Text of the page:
The other challenge facing the local organic market is related to large-scale commercialisation. In Tunis supermarkets, one can find certified "organic" products, but many of them are foreign brands and imported, which has the consequence of doubling the product’s cost. Products from Tunisia are also sold in stores. Malek’s products such as soaps made from donkey milk or olive oil are found in some Tunis stores in the northern suburbs and at the Medina.
The agronomist Yosra Chebi thought about the idea for 10 years before deciding to launch her own project of commercialising organic and natural products. Shortly after the revolution, she launched her first organic store, Vi. Fruits and vegetables, legumes, cosmetics - the store’s shelves offer everything. The store’s location, La Marsa, is a posh suburb of Tunis and was chosen for strategic reasons.
"I initially wanted to target a clientele of expatriates, familiar with the organic concept, unlike the Tunisians who do not necessarily know the difference between organic and natural products," Chebi told MEE.
Indeed, Tunisians do not distinguish well between a product certified "organic" and a "natural" product which they would buy on the market but that might have been made using pesticides.
This is also the consumption style that differs between these two types of customers. While expatriates have a preventive approach in terms of health care and impact on the environment, the local clientele is instead in search of curative products and products with specific dietary virtues. In Tunisia, the local aspect outweighs the environmental concern.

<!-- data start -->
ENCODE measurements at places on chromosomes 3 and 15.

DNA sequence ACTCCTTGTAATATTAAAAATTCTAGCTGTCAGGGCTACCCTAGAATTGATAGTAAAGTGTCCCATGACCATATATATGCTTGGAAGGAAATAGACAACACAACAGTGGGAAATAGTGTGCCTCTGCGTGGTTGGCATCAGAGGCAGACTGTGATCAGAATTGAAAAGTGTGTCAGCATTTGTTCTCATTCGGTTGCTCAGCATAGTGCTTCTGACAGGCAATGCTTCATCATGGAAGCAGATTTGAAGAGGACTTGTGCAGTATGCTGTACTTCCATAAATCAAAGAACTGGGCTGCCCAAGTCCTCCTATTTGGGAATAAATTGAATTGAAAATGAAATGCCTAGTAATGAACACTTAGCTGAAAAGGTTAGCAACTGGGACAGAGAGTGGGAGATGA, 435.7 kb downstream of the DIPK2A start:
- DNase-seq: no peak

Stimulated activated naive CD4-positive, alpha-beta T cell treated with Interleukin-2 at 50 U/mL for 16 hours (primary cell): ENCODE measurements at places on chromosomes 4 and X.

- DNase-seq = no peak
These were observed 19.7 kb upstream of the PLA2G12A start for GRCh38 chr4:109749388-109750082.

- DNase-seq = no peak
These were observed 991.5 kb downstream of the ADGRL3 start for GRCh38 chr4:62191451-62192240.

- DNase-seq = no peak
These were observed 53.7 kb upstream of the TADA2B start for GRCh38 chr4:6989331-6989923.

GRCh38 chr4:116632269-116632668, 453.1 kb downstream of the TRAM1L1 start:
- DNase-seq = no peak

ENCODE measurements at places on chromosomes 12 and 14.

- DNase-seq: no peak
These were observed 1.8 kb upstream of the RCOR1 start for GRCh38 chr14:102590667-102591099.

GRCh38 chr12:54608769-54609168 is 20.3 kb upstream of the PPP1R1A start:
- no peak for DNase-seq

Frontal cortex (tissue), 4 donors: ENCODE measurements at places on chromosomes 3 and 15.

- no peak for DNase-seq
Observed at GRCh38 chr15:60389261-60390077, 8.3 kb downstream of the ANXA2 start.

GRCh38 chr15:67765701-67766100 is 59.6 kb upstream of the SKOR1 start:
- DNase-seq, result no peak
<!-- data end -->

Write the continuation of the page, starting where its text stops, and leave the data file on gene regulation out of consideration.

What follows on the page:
Some were able to take benefit of this interest for terroir products to create new concepts. Such was the case of Naoufel Haddad, an agricultural engineer who created the Souk COOP where each week, farmers come to the capital to sell their products at lower prices than in supermarket.
"The idea was to target customers from the middle class who are the most affected by the crisis and the high cost of living. We also wanted to promote organic culture and products’ traceability, which people are not aware of when buying in supermarkets," he told MEE.
The Elixir shop in Tunis has also chosen to distribute locally, selling organic products from small farmers in Greater Tunis in its shops and on the market. The concept, putting craftsmen and farmers in direct contact with customers, seems to work, but logistical problems always arise.